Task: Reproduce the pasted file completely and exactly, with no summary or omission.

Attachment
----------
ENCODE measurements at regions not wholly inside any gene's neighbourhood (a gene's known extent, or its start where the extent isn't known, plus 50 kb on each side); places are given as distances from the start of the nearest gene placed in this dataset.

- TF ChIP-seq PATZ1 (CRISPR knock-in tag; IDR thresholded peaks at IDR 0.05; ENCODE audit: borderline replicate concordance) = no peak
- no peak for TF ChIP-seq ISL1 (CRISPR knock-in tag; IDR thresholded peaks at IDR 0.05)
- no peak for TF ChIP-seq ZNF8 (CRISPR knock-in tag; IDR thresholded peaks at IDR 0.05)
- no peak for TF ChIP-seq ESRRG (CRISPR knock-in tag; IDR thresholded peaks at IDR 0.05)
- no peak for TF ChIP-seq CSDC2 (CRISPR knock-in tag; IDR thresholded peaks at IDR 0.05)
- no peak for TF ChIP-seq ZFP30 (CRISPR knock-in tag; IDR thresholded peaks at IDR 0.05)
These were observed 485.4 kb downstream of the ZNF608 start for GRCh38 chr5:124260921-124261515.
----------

ENCODE measurements at regions not wholly inside any gene's neighbourhood (a gene's known extent, or its start where the extent isn't known, plus 50 kb on each side); places are given as distances from the start of the nearest gene placed in this dataset.

- TF ChIP-seq PATZ1 (CRISPR knock-in tag; IDR thresholded peaks at IDR 0.05; ENCODE audit: borderline replicate concordance) = no peak
- no peak for TF ChIP-seq ISL1 (CRISPR knock-in tag; IDR thresholded peaks at IDR 0.05)
- no peak for TF ChIP-seq ZNF8 (CRISPR knock-in tag; IDR thresholded peaks at IDR 0.05)
- no peak for TF ChIP-seq ESRRG (CRISPR knock-in tag; IDR thresholded peaks at IDR 0.05)
- no peak for TF ChIP-seq CSDC2 (CRISPR knock-in tag; IDR thresholded peaks at IDR 0.05)
- no peak for TF ChIP-seq ZFP30 (CRISPR knock-in tag; IDR thresholded peaks at IDR 0.05)
These were observed 485.4 kb downstream of the ZNF608 start for GRCh38 chr5:124260921-124261515.